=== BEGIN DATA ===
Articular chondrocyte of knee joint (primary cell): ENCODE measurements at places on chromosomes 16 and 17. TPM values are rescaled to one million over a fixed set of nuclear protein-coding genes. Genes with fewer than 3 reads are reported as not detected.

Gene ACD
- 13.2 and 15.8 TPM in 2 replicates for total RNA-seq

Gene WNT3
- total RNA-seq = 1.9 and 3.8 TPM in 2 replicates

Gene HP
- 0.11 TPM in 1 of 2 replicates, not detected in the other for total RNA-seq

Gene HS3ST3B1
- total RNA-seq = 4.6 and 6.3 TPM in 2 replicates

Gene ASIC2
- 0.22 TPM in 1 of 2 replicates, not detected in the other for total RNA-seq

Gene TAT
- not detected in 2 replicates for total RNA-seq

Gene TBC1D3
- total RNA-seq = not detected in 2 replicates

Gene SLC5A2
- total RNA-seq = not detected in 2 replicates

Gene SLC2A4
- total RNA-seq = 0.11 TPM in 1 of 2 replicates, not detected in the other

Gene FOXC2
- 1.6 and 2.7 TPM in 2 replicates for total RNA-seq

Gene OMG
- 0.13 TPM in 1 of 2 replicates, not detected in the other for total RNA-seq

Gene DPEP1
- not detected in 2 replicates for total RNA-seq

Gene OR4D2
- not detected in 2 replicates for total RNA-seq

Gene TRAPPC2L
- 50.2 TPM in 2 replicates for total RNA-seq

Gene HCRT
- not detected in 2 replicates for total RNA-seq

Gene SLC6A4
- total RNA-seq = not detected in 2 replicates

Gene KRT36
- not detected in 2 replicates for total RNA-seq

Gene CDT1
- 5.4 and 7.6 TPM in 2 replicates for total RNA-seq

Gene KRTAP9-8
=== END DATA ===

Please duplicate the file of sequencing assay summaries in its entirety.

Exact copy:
Articular chondrocyte of knee joint (primary cell): ENCODE measurements at places on chromosomes 16 and 17. TPM values are rescaled to one million over a fixed set of nuclear protein-coding genes. Genes with fewer than 3 reads are reported as not detected.

Gene ACD
- 13.2 and 15.8 TPM in 2 replicates for total RNA-seq

Gene WNT3
- total RNA-seq = 1.9 and 3.8 TPM in 2 replicates

Gene HP
- 0.11 TPM in 1 of 2 replicates, not detected in the other for total RNA-seq

Gene HS3ST3B1
- total RNA-seq = 4.6 and 6.3 TPM in 2 replicates

Gene ASIC2
- 0.22 TPM in 1 of 2 replicates, not detected in the other for total RNA-seq

Gene TAT
- not detected in 2 replicates for total RNA-seq

Gene TBC1D3
- total RNA-seq = not detected in 2 replicates

Gene SLC5A2
- total RNA-seq = not detected in 2 replicates

Gene SLC2A4
- total RNA-seq = 0.11 TPM in 1 of 2 replicates, not detected in the other

Gene FOXC2
- 1.6 and 2.7 TPM in 2 replicates for total RNA-seq

Gene OMG
- 0.13 TPM in 1 of 2 replicates, not detected in the other for total RNA-seq

Gene DPEP1
- not detected in 2 replicates for total RNA-seq

Gene OR4D2
- not detected in 2 replicates for total RNA-seq

Gene TRAPPC2L
- 50.2 TPM in 2 replicates for total RNA-seq

Gene HCRT
- not detected in 2 replicates for total RNA-seq

Gene SLC6A4
- total RNA-seq = not detected in 2 replicates

Gene KRT36
- not detected in 2 replicates for total RNA-seq

Gene CDT1
- 5.4 and 7.6 TPM in 2 replicates for total RNA-seq

Gene KRTAP9-8